Ask a Question forum: WHAT KIND OF plants/FLOWERS CAN I GROW?

Views: 219, Replies: 14 » Jump to the end
warren MI
bobbyboi
Nov 10, 2017 4:32 PM CST

New Member

Hi I am new to the gardening thing i wonder what kind of plants/flowers can i grow? Can i just order any kind of plant to grow? Do i have to look at hardiness zone?
Name: Daisy I
Reno, Nv (Zone 6b)
Not all who wander are lost
Garden Sages Plant Identifier
Image
DaisyI
Nov 10, 2017 4:58 PM CST
Welcome!

You will have to find your hardiness zone before you can choose plants. Under 'Tools & Apps', find 'Zone Lookup' and enter your zipcode. That will help determine what plants you can grow.

But you also must consider whether you are planting in the ground or in pots, how much sun/shade your planting area will get. And what kind of soil is in your planting area. Do you have a water source?

Do you want to plant once and have those plants come back year after year? Do you want winter greenery? Summer flowers? Fruit? Vegetables? To attract birds? Do you want lots of flowers but don't mind replanting every spring?

Find your planting Zone and think about the questions I have asked. Then get back to us for some suggestions. If you can take some photos and post of your area, that will help us visualize.

Gardening is fun but the beginning of gardening always seems a little scary. We are here for you.
Life is not a journey to the grave with the intention of arriving safely in a pretty and well preserved body, but rather to skid in broadside, thoroughly used up, totally worn out, and proclaiming...."WOW What a Ride!!" -Mark Frost
warren MI
bobbyboi
Nov 10, 2017 6:30 PM CST

New Member

DaisyI said: Welcome!

You will have to find your hardiness zone before you can choose plants. Under 'Tools & Apps', find 'Zone Lookup' and enter your zipcode. That will help determine what plants you can grow.

But you also must consider whether you are planting in the ground or in pots, how much sun/shade your planting area will get. And what kind of soil is in your planting area. Do you have a water source?

Do you want to plant once and have those plants come back year after year? Do you want winter greenery? Summer flowers? Fruit? Vegetables? To attract birds? Do you want lots of flowers but don't mind replanting every spring?

Find your planting Zone and think about the questions I have asked. Then get back to us for some suggestions. If you can take some photos and post of your area, that will help us visualize.

Gardening is fun but the beginning of gardening always seems a little scary. We are here for you.


thanks for the reply if i want to grow plants that are not in my zone can i still plant them in pots such a the hoyas flower and ect as houseplants? n yes i got water source i will be plant them in my boring backyard. iam will be working with zone 5b
Name: Daisy I
Reno, Nv (Zone 6b)
Not all who wander are lost
Garden Sages Plant Identifier
Image
DaisyI
Nov 10, 2017 6:36 PM CST
Hoya make great houseplants but not so great garden plants. Smiling Keep the Hoya in the house.

Now you just have to decide the look you are going for in your boring backyard. Is it a big spot or a little spot? Are there already trees planted?

Photos! We love photos.
Life is not a journey to the grave with the intention of arriving safely in a pretty and well preserved body, but rather to skid in broadside, thoroughly used up, totally worn out, and proclaiming...."WOW What a Ride!!" -Mark Frost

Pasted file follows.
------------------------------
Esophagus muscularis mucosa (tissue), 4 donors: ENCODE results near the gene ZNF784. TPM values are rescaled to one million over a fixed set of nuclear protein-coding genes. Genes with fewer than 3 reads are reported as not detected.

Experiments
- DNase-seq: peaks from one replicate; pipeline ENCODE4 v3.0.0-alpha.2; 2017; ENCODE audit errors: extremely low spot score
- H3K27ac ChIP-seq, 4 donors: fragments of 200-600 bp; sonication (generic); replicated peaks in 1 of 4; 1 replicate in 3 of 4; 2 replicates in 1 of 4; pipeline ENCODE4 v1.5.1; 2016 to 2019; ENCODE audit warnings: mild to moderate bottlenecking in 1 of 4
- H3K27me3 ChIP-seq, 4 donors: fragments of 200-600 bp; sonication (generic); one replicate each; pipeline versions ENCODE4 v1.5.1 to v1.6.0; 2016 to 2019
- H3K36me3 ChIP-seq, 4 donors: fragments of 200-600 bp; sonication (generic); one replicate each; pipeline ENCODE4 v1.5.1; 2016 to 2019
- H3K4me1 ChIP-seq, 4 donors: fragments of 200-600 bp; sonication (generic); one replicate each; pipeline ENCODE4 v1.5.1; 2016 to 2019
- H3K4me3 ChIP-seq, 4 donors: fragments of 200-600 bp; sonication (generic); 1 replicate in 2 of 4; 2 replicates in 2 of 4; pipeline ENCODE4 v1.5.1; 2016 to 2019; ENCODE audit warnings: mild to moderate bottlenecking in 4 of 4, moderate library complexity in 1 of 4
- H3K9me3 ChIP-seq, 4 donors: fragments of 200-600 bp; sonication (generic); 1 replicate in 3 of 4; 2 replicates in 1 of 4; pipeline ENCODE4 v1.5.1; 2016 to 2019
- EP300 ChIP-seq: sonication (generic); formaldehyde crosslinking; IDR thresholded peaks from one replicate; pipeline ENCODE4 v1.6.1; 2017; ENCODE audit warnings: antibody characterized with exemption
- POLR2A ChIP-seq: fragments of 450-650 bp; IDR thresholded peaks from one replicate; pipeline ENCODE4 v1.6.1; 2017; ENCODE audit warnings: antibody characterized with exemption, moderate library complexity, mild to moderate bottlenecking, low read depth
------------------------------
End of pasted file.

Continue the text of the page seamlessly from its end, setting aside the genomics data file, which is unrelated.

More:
Name: Paula
NYC suburbs (Zone 6b)
Image
Turbosaurus
Nov 10, 2017 10:01 PM CST
Hello,
ANYONE can grow ANYTHING if you have unlimited time and money- so NO, I'm going to assume you can't grow everything that might strike your fancy. Your zone will be most important consideration. Next is your sun exposure. Southern exposure vs northern, shade, etc.

Many plants that are not suitable for your zone can be grown, you can pull them in and out of the house as weather dictates- but its a lot of work and a very steep learning curve and no where in your house in a MN winter will you get "full sun." It looks like it, but its really only eight hours of very weak winter light. If you don't feel the warmth of the sun outside, your section of the earth is just tilted too far away to matter- yes- it looks like sunlight, but its not enough. I live in NY, 6b. My plants and I hunker down for the winter and I just try to get them to survive- and usually they do - but by March they're looking pretty sad and it is a lot of work. It's also messy. Dead leaves, dirty water, muted colors, stringy stems...

You really want to decide if you will be an indoor or outdoor gardener for each plant. I have plants that I let die each season and those I try and get through the winter. Chose primarily by zone and sun exposure becasue it isn't only about how cold it gets. It's about how long your growing season is or how long it takes for your ground to warm up or how intense the sunlight is.

I will tell you to take the seller's advice with a grain of salt. Don't ride the edge. If you push the boundaries, you are likely to be dissapointed
warren MI
bobbyboi
Nov 11, 2017 9:44 AM CST

New Member

DaisyI said:Hoya make great houseplants but not so great garden plants. Smiling Keep the Hoya in the house.

Now you just have to decide the look you are going for in your boring backyard. Is it a big spot or a little spot? Are there already trees planted?

Photos! We love photos.


this my boring back my yard still need a good cleaning I just got this house from my in-laws like a two month or so still in process of clean the yard and cut down unwanted tree. 5 junk car was parked back here and i just got it move cant wait to turn the house to a beautiful home


Thumb of 2017-11-11/bobbyboi/df6deb

warren MI
bobbyboi
Nov 11, 2017 9:47 AM CST

New Member

Turbosaurus said:Hello,
ANYONE can grow ANYTHING if you have unlimited time and money- so NO, I'm going to assume you can't grow everything that might strike your fancy. Your zone will be most important consideration. Next is your sun exposure. Southern exposure vs northern, shade, etc.

Many plants that are not suitable for your zone can be grown, you can pull them in and out of the house as weather dictates- but its a lot of work and a very steep learning curve and no where in your house in a MN winter will you get "full sun." It looks like it, but its really only eight hours of very weak winter light. If you don't feel the warmth of the sun outside, your section of the earth is just tilted too far away to matter- yes- it looks like sunlight, but its not enough. I live in NY, 6b. My plants and I hunker down for the winter and I just try to get them to survive- and usually they do - but by March they're looking pretty sad and it is a lot of work. It's also messy. Dead leaves, dirty water, muted colors, stringy stems...